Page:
FIG. 16 shows the support system of the invention wherein one of the supporting keys 32 is secured to one of the support plates 36, the support plate again including through apertures 68 for receiving U-bolts to tightly secure the supporting key/support plate assembly to a tubular support post. The supporting key is shown with the countersunk/chamfered apertures 46 described above in relation to FIGS. 2-4. However, these apertures are not always needed when using the supporting key in conjunction with the support plate. On the other hand, providing supporting keys without the apertures would unnecessarily increase inventory costs. The structure of FIG. 16 can be fabricated as a one-piece or integral structure.
FIGS. 17 and 18 show an embodiment wherein a bracket plate, generally designated 34' is formed integral with the bottom distal end of a tubular support structure, such as tubular support post 26 of the IV stand. Again, the bracket plate has a key-way 48 with parallel side walls 50 diverging from a front face 52. The key-way again has a closed end 60 opposite an entry mouth 56 at an edge 58 forming the bottom of the post. This integral structure can be used to attach the post directly to the supporting key, such as is shown in FIG. 10 and described above. Still further, rather than the bracket plate being integral with the bottom of support post 26 as shown in FIGS. 17 and 18, the bracket plate could be otherwise secured to the support post by such means as a telescoping interface, rather than the U-bolts described above.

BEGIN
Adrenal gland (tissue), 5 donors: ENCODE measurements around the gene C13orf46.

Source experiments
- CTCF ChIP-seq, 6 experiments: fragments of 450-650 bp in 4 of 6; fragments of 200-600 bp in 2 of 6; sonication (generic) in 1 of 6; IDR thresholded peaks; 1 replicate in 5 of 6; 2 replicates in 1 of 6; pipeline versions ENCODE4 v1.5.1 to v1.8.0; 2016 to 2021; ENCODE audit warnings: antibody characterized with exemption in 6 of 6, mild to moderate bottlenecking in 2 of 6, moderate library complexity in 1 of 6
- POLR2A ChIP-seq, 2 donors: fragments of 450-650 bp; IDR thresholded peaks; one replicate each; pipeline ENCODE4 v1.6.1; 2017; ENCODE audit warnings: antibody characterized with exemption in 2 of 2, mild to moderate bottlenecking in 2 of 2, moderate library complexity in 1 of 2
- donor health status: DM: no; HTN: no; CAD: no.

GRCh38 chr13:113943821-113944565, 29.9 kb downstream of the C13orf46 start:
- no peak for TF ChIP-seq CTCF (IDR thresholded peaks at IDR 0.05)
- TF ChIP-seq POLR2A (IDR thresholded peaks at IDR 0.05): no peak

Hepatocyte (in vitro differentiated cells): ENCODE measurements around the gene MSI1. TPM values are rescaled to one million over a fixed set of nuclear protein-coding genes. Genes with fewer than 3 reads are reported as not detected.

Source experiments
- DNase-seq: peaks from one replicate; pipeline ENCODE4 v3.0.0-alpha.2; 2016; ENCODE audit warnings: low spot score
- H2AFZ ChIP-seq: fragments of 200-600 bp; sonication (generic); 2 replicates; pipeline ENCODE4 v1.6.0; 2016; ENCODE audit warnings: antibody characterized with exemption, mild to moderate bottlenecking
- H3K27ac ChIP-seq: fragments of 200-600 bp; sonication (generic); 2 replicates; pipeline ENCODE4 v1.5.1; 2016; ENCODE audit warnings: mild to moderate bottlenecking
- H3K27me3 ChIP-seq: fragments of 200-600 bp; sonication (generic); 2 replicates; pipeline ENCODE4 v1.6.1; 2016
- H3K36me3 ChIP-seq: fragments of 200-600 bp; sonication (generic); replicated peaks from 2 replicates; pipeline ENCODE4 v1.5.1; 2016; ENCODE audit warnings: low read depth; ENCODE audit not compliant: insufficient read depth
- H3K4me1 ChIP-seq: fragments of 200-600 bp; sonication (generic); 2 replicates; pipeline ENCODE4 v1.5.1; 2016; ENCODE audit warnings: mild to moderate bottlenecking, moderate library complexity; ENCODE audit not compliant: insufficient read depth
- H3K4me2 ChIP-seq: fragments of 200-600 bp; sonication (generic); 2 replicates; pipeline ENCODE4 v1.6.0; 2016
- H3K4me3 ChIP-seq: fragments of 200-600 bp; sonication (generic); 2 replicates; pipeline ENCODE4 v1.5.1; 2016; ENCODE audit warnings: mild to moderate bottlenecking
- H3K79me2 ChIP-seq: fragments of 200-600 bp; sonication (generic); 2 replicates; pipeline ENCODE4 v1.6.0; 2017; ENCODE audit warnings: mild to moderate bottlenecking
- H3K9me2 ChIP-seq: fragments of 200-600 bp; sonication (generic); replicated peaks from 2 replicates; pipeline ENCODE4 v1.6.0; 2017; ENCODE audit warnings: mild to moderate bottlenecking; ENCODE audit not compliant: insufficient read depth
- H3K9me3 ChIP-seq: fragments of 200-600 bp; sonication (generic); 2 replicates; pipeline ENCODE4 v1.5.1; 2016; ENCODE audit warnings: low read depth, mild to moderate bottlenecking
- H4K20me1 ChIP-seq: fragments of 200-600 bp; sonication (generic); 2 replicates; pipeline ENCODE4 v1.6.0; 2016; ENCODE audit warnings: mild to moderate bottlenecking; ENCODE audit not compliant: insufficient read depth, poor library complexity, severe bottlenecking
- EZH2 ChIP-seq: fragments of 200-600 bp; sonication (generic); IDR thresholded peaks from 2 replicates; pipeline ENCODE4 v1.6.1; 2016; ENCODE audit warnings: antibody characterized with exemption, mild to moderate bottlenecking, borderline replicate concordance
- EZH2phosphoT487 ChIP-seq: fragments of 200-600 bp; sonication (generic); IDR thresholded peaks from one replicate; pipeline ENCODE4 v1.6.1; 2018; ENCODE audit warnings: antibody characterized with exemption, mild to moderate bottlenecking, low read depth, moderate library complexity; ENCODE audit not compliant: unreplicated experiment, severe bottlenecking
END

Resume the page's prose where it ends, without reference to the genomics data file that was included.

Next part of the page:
It will be understood that the invention may be embodied in other specific forms without departing from the spirit or central characteristics thereof. The present examples and embodiments, therefore, are to be considered in all respects as illustrative and not restrictive, and the invention is not to be limited to the details given herein.
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|U.S. Classification||248/223.41, 248/225.11, 5/503.1, 280/250.1, 280/304.1|
|International Classification||F16B3/00, F16B7/04, A61G5/10|
|Cooperative Classification||A47B2230/0081, F16B7/0433, A61G5/10, A61G2005/1054, F16B3/00|
|European Classification||F16B7/04C, F16B3/00|
|Apr 19, 2001||FPAY||Fee payment|
Year of fee payment: 4
|May 17, 2005||FPAY||Fee payment|
Year of fee payment: 8
|May 25, 2009||REMI||Maintenance fee reminder mailed|
|Nov 18, 2009||LAPS||Lapse for failure to pay maintenance fees|
|Jan 5, 2010||FP||Expired due to failure to pay maintenance fee|
Effective date: 20091118